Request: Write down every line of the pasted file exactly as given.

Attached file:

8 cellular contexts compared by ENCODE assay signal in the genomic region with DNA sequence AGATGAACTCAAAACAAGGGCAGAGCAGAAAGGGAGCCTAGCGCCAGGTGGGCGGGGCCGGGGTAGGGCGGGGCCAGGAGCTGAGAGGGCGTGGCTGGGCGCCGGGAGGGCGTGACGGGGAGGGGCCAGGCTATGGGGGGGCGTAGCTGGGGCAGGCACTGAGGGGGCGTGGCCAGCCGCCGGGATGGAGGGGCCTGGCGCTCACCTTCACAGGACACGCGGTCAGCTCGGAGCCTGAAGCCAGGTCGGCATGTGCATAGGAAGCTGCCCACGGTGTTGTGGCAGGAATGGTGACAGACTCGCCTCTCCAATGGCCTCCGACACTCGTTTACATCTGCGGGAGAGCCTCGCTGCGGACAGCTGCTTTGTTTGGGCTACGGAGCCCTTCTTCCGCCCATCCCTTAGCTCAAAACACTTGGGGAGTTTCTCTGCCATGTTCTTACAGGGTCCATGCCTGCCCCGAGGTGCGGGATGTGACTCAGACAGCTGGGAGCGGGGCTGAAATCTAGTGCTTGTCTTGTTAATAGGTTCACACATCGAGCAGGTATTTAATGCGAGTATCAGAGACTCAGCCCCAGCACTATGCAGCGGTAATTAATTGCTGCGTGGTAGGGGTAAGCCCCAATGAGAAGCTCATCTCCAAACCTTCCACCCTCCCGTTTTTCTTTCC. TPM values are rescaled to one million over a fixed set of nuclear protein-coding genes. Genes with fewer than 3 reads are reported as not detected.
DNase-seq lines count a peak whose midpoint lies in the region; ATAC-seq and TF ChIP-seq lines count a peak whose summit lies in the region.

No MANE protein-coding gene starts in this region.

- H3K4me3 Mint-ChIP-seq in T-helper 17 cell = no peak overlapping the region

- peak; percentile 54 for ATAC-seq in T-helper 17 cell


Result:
8 cellular contexts compared by ENCODE assay signal in the genomic region with DNA sequence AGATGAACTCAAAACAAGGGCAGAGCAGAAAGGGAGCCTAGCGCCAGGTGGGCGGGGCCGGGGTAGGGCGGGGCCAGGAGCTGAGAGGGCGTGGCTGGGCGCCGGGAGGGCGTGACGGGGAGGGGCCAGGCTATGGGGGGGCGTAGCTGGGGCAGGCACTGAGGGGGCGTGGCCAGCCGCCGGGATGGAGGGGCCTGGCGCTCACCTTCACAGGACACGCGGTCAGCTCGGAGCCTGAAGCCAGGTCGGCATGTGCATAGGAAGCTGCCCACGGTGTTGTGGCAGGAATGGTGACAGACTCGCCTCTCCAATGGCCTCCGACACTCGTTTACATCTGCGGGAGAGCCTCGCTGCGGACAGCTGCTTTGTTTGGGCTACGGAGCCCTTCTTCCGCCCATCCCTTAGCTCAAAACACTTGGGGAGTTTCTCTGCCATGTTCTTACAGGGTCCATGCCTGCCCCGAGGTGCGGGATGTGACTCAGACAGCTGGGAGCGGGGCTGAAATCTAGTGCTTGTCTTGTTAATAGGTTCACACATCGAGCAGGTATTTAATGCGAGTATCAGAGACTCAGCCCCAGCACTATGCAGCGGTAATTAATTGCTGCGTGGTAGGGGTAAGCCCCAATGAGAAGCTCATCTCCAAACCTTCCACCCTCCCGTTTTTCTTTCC. TPM values are rescaled to one million over a fixed set of nuclear protein-coding genes. Genes with fewer than 3 reads are reported as not detected.
DNase-seq lines count a peak whose midpoint lies in the region; ATAC-seq and TF ChIP-seq lines count a peak whose summit lies in the region.

No MANE protein-coding gene starts in this region.

- H3K4me3 Mint-ChIP-seq in T-helper 17 cell = no peak overlapping the region

- peak; percentile 54 for ATAC-seq in T-helper 17 cell